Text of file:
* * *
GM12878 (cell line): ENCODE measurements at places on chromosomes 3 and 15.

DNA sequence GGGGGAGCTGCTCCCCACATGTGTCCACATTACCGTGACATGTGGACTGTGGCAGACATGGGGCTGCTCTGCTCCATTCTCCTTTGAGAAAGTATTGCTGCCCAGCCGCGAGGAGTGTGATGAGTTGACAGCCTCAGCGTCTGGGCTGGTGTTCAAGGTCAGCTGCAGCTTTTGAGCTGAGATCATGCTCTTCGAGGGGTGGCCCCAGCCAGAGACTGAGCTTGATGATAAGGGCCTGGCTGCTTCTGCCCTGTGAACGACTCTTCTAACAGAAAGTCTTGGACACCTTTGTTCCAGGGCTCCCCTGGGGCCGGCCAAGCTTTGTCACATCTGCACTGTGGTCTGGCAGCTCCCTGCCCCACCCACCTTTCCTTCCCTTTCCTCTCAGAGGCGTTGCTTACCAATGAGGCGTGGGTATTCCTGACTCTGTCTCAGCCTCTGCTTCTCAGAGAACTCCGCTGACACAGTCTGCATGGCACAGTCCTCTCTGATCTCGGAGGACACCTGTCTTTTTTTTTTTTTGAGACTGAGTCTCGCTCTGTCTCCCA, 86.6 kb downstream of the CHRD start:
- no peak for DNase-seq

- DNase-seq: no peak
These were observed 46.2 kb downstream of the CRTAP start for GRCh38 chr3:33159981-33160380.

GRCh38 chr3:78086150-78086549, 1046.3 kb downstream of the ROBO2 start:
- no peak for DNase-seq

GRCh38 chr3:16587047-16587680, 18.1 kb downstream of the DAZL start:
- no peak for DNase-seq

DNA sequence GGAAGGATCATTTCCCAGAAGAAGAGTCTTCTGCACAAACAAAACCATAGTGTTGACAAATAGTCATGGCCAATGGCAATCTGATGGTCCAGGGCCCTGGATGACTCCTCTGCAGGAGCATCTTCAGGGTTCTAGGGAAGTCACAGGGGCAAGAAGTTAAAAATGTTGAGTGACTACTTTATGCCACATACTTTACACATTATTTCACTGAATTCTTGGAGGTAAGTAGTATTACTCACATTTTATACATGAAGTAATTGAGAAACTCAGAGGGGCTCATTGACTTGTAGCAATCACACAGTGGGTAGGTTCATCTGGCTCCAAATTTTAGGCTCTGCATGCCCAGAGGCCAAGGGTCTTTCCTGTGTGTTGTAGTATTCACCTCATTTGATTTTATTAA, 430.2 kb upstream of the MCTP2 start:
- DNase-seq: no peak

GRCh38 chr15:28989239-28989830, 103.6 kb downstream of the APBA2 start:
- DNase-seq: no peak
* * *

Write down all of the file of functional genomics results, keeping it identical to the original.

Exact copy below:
GM12878 (cell line): ENCODE measurements at places on chromosomes 3 and 15.

DNA sequence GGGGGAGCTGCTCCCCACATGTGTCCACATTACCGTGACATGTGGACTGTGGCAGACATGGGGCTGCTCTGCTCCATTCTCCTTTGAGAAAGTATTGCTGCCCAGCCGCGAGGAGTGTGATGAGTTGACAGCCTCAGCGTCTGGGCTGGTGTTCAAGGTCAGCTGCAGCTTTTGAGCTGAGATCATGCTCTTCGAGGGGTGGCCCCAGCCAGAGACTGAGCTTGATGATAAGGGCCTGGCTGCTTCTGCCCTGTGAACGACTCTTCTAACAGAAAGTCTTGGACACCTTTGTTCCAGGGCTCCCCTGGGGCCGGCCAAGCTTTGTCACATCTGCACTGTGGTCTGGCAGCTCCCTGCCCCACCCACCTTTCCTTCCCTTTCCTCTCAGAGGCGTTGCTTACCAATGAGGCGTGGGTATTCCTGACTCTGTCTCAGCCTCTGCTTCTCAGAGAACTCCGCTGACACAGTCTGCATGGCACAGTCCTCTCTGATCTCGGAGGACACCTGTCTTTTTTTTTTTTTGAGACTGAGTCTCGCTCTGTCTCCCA, 86.6 kb downstream of the CHRD start:
- no peak for DNase-seq

- DNase-seq: no peak
These were observed 46.2 kb downstream of the CRTAP start for GRCh38 chr3:33159981-33160380.

GRCh38 chr3:78086150-78086549, 1046.3 kb downstream of the ROBO2 start:
- no peak for DNase-seq

GRCh38 chr3:16587047-16587680, 18.1 kb downstream of the DAZL start:
- no peak for DNase-seq

DNA sequence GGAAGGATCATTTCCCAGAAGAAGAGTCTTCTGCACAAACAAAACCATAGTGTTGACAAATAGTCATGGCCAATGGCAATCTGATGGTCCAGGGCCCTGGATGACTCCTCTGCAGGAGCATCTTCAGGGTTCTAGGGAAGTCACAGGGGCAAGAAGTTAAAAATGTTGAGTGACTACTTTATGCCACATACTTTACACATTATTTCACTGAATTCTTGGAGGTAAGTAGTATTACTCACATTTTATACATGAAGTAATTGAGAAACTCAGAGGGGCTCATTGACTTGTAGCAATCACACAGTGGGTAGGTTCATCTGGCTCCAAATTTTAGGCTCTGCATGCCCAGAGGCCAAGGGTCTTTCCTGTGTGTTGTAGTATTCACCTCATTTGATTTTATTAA, 430.2 kb upstream of the MCTP2 start:
- DNase-seq: no peak

GRCh38 chr15:28989239-28989830, 103.6 kb downstream of the APBA2 start:
- DNase-seq: no peak